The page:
0 found helpful
Mild condition

Has Symptoms

Coughing , licking dry heaving
Coughing ,

Just wondering if I should be worried . He seems him self just aggravated. He keeps licking and coughing every hour . Is there anything I can do to make him feel better

Dr. Callum Turner, DVM
Dr. Callum Turner, DVM
2499 Recommendations
Typically symptoms are similar in dogs as in humans, but if a dog eats some nettles they may present with other symptoms including drooling, pawing at the mouth, vomiting among other symptoms. Dogs are generally alright, but if the throat is swollen it may cause an issue with breathing; keep an eye on Kimbo but visit your Veterinarian if there is no improvement. Regards Dr Callum Turner DVM

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Boston Terriers
5 Years
Moderate condition
1 found helpful
Moderate condition

I am pretty sure that Leia must have walked through stinging nettle in our back yard (that I just discovered) and she is experiencing pain/discomfort on her left front leg. She won't even walk on it and when she tries to walk all she does is bite her leg. I have checked for possible bites or swelling due to an injury but there are none. I can tell she is extremely uncomfortable. What else can I do to help her feel better?

Dr. Callum Turner, DVM
Dr. Callum Turner, DVM
2499 Recommendations
If Leia had walked through some stinging nettles we would expected to see some rash on the skin and for it to be affecting more her abdomen (more exposed due to lack of hair) than a limb; also stinging nettles wouldn’t cause this degree of limping. I feel like some other traumatic event has occurred, but it is difficult to say without examining her; bath her with a sensitive shampoo to remove anything that may be on her skin, but keep her rested and prevent her from biting at the leg (a cone may help). If you see no improvement visit your Veterinarian. Regards Dr Callum Turner DVM

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collie x
7 Years
Mild condition
0 found helpful
Mild condition

Hi Dog may have ingested s/nettle..Appeared agitated..eating copious amount of grass where nettle is..Coughing a bit as if s/thing stuck in throat..drooling after drinking..slight tremor movement in head but not all the time..Ate her dinner..normal poo etc..good colour in mouth but still seems not right..just cannot put my finger on it..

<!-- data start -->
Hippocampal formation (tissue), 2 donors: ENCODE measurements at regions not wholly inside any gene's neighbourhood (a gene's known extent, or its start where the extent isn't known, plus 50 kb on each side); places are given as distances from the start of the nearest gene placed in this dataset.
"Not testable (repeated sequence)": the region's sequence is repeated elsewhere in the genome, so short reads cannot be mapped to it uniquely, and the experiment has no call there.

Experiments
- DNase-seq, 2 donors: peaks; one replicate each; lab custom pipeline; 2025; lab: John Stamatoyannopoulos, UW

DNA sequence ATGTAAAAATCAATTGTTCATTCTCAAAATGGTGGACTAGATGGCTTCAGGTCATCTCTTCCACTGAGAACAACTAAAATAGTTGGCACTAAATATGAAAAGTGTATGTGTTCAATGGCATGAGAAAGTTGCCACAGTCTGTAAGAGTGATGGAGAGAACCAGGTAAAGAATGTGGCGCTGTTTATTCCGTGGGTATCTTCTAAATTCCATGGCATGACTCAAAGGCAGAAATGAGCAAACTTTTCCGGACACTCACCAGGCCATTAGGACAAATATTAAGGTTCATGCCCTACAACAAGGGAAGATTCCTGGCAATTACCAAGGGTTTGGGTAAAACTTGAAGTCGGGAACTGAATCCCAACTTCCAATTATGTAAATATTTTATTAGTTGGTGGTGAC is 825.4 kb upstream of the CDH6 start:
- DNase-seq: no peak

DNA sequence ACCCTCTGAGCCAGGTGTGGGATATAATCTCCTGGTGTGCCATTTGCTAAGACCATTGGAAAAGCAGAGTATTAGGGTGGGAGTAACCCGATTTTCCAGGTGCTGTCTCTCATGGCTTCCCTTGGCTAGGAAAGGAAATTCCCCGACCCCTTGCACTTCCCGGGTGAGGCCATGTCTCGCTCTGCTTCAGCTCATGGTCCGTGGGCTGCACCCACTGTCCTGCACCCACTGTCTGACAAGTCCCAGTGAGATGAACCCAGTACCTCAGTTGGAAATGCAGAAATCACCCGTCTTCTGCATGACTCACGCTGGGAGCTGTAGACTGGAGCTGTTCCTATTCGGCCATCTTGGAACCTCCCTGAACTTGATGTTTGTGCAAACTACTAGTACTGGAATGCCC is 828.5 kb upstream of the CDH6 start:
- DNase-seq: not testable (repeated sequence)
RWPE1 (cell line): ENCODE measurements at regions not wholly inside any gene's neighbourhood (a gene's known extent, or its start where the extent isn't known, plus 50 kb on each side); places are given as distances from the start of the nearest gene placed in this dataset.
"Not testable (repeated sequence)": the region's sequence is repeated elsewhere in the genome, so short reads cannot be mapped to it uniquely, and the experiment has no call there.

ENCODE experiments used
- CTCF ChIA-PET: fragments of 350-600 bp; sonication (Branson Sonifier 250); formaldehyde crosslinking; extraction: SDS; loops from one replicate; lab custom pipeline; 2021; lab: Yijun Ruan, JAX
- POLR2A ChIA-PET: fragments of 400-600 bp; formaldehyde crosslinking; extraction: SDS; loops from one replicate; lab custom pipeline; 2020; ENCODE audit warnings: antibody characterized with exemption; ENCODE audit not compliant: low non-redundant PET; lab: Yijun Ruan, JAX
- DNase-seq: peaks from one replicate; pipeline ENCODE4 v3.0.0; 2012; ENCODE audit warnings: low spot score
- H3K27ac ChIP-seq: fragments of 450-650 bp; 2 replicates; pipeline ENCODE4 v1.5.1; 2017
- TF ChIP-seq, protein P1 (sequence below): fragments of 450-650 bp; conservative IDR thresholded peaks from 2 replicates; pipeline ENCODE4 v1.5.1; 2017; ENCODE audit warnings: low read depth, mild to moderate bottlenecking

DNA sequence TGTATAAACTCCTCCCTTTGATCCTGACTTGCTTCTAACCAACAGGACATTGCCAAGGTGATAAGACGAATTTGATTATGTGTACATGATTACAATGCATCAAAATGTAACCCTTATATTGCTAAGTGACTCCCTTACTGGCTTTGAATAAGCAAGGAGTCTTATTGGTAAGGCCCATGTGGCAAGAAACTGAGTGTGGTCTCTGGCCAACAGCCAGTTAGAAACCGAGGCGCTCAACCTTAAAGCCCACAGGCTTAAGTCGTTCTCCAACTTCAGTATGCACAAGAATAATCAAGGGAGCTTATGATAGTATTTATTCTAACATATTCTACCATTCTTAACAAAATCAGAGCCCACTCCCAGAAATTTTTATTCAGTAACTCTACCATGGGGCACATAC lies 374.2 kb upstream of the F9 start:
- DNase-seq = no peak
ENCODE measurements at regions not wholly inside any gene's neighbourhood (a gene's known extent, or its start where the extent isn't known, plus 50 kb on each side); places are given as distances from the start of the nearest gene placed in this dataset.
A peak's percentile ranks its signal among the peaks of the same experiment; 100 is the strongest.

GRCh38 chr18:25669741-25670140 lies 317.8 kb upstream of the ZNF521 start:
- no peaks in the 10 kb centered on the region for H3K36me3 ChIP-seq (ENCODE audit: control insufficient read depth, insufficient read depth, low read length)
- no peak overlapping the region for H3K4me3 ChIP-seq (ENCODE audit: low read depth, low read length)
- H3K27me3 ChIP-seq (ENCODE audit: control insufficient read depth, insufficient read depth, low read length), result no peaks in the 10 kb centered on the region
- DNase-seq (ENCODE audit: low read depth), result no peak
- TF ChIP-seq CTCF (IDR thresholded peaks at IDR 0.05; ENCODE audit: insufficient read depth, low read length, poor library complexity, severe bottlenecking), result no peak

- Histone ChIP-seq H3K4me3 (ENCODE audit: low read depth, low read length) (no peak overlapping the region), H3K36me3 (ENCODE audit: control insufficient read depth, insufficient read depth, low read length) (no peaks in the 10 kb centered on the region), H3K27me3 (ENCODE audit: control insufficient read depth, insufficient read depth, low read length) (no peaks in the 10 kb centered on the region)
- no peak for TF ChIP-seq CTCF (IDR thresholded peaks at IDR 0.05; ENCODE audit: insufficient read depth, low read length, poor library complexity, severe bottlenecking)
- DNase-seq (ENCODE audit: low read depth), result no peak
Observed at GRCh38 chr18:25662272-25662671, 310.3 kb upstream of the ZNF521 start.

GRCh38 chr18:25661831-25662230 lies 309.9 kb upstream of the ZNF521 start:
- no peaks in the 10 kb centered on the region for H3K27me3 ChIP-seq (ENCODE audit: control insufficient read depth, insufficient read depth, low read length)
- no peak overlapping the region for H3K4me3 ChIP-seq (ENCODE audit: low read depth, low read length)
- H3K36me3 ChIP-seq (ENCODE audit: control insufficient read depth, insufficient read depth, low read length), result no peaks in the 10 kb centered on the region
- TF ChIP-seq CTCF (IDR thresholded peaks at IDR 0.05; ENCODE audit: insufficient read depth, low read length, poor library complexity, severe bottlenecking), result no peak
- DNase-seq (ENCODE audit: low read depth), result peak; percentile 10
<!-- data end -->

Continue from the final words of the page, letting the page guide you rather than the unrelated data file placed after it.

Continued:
Dr. Callum Turner, DVM
Dr. Callum Turner, DVM
2499 Recommendations
Nettles cause oral irritation which usually prevents large amounts being consumed, but some dogs do consume larger amounts which may lead to more severe symptoms which may include muscle twitching and ataxia. If you are noticing tremors, it may be worth seeing your Veterinarian to be on the safe side to receive some supportive and symptomatic care. Regards Dr Callum Turner DVM

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Springer spanial
4 Years
Mild condition
1 found helpful
Mild condition

Has Symptoms

Eye watering

My dogs eye won't stop watering since coming into contact with nettles out my garden. It's only 1 eye. But it's obviously weeping and he is struggling to keep it open. Please help

Dr. Callum Turner, DVM
Dr. Callum Turner, DVM
2499 Recommendations
Rinse out Archie's eyes with lukewarm water, just let the water run over his eyes gently and also bathe the skin around the eyes too. It will take some time to stop being irritated but there should be no long term issues; just prevent him from pawing at his face. Regards Dr Callum Turner DVM